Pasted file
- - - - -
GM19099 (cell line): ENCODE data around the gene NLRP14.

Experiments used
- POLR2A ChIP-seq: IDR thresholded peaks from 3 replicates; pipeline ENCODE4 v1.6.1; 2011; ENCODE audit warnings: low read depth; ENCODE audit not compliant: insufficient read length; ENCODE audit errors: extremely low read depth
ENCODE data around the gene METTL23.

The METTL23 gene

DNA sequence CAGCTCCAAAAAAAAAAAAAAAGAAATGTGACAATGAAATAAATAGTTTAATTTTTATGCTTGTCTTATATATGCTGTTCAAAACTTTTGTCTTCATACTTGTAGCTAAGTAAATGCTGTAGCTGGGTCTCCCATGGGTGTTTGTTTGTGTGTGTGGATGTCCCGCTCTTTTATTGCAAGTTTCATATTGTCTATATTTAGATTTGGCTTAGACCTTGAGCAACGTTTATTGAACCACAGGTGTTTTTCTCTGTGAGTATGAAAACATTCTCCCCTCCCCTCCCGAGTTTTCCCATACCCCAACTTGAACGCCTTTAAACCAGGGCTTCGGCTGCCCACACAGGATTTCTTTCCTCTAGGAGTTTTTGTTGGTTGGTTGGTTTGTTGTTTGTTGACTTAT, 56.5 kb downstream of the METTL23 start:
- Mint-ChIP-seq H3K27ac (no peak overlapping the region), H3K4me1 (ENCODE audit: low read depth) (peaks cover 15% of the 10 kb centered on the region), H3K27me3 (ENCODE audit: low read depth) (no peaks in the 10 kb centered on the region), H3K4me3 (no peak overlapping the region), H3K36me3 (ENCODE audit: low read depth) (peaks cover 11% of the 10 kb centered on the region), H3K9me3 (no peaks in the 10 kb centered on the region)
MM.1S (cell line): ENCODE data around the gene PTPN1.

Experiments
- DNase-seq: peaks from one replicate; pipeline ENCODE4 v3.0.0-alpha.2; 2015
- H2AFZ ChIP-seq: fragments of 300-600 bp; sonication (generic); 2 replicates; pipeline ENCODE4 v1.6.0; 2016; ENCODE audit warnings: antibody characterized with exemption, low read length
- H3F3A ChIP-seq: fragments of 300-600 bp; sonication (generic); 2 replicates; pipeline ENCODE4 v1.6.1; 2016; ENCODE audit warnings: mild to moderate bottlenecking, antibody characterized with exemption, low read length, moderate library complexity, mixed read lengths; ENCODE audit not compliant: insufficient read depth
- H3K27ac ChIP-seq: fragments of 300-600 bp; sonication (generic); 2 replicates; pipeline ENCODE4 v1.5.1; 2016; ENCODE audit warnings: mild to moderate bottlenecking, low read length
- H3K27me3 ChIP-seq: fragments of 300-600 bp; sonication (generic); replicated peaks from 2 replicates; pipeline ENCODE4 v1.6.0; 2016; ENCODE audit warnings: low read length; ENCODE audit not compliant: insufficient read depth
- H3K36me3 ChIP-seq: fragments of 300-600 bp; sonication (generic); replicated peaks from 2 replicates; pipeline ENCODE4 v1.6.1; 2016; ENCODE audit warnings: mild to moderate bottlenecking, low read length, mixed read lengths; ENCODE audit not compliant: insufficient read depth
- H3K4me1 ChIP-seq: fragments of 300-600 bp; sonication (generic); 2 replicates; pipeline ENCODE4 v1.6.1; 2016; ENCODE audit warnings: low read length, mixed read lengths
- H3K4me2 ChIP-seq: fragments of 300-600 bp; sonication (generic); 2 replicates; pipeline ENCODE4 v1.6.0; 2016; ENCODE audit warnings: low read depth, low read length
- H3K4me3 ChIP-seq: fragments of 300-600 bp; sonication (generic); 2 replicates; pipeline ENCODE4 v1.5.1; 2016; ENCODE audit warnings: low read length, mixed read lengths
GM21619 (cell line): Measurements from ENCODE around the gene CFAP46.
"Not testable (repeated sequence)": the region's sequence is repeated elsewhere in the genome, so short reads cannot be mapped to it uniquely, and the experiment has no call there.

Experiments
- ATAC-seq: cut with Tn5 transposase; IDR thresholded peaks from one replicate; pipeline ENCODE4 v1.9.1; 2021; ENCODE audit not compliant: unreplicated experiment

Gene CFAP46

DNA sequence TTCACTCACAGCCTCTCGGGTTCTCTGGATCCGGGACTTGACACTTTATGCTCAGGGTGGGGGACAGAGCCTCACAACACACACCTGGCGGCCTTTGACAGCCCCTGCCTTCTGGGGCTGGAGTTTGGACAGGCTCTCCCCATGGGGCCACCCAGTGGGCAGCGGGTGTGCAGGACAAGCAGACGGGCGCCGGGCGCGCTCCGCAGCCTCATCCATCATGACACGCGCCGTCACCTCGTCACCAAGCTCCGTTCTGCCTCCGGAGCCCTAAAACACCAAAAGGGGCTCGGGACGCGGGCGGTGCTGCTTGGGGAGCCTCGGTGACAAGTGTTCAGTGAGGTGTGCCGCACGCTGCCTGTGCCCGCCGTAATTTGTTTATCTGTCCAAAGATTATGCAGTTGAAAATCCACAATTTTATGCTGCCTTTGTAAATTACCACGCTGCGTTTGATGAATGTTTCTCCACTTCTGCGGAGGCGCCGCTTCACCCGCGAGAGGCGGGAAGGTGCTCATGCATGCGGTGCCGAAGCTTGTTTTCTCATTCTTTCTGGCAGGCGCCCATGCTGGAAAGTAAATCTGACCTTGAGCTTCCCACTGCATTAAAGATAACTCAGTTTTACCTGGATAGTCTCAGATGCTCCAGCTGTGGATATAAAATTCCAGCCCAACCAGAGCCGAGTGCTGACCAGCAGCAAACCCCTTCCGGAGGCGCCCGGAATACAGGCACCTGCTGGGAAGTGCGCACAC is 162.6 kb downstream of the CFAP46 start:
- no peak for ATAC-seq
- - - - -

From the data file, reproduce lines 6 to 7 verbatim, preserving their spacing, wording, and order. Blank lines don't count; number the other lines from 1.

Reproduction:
DNA sequence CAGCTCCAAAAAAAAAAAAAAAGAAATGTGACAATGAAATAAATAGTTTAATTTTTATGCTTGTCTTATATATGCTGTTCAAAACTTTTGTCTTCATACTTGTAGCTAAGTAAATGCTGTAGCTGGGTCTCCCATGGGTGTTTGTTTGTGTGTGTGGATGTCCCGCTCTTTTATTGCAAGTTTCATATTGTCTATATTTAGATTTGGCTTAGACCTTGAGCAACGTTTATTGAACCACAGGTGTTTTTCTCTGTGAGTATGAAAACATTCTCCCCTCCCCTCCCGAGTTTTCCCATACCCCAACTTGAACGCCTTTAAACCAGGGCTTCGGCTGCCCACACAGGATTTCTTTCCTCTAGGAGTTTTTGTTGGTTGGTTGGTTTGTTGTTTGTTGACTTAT, 56.5 kb downstream of the METTL23 start:
- Mint-ChIP-seq H3K27ac (no peak overlapping the region), H3K4me1 (ENCODE audit: low read depth) (peaks cover 15% of the 10 kb centered on the region), H3K27me3 (ENCODE audit: low read depth) (no peaks in the 10 kb centered on the region), H3K4me3 (no peak overlapping the region), H3K36me3 (ENCODE audit: low read depth) (peaks cover 11% of the 10 kb centered on the region), H3K9me3 (no peaks in the 10 kb centered on the region)